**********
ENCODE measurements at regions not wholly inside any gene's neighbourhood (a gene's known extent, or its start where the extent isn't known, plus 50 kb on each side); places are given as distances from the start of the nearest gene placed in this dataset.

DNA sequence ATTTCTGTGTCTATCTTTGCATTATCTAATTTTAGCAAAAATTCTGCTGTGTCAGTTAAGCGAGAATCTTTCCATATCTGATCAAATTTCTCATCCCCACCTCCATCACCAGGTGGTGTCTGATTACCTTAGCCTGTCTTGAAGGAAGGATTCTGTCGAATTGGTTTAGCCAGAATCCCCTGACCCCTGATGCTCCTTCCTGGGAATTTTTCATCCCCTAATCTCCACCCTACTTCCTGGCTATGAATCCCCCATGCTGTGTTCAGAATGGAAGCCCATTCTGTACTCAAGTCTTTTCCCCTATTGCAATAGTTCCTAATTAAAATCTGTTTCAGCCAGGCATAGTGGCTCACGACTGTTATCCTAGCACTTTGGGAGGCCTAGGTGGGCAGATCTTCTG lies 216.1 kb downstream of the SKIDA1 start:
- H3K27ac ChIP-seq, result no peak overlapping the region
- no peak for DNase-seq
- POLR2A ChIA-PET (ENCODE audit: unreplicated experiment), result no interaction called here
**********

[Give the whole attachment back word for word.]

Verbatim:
ENCODE measurements at regions not wholly inside any gene's neighbourhood (a gene's known extent, or its start where the extent isn't known, plus 50 kb on each side); places are given as distances from the start of the nearest gene placed in this dataset.

DNA sequence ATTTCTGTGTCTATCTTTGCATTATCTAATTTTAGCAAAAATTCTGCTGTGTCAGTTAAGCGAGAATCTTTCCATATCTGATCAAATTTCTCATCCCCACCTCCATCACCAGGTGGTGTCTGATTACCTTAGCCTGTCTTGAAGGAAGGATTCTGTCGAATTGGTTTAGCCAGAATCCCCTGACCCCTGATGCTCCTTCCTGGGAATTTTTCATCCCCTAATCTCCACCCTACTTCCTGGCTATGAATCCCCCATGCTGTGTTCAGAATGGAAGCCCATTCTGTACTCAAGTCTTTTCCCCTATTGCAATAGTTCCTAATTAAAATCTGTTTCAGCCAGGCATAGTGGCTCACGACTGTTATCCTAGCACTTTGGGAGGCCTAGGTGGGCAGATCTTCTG lies 216.1 kb downstream of the SKIDA1 start:
- H3K27ac ChIP-seq, result no peak overlapping the region
- no peak for DNase-seq
- POLR2A ChIA-PET (ENCODE audit: unreplicated experiment), result no interaction called here